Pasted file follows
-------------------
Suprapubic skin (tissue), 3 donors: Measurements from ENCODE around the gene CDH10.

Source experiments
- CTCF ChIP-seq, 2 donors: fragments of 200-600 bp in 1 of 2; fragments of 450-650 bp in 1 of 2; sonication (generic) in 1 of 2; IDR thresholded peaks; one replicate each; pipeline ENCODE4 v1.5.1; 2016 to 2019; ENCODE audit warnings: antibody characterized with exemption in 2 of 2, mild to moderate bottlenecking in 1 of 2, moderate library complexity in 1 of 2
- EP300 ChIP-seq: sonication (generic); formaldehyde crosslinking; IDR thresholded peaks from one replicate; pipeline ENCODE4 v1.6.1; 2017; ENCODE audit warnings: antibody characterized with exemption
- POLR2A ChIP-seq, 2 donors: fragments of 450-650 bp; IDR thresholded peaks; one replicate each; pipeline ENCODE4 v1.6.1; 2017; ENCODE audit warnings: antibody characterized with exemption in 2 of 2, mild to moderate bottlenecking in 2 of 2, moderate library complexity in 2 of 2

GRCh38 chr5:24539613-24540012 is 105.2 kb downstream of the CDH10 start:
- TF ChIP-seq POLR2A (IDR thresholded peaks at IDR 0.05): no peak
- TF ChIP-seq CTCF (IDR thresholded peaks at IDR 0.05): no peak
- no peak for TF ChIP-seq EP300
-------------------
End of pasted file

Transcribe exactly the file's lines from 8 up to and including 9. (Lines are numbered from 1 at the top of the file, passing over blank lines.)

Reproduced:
- TF ChIP-seq CTCF (IDR thresholded peaks at IDR 0.05): no peak
- no peak for TF ChIP-seq EP300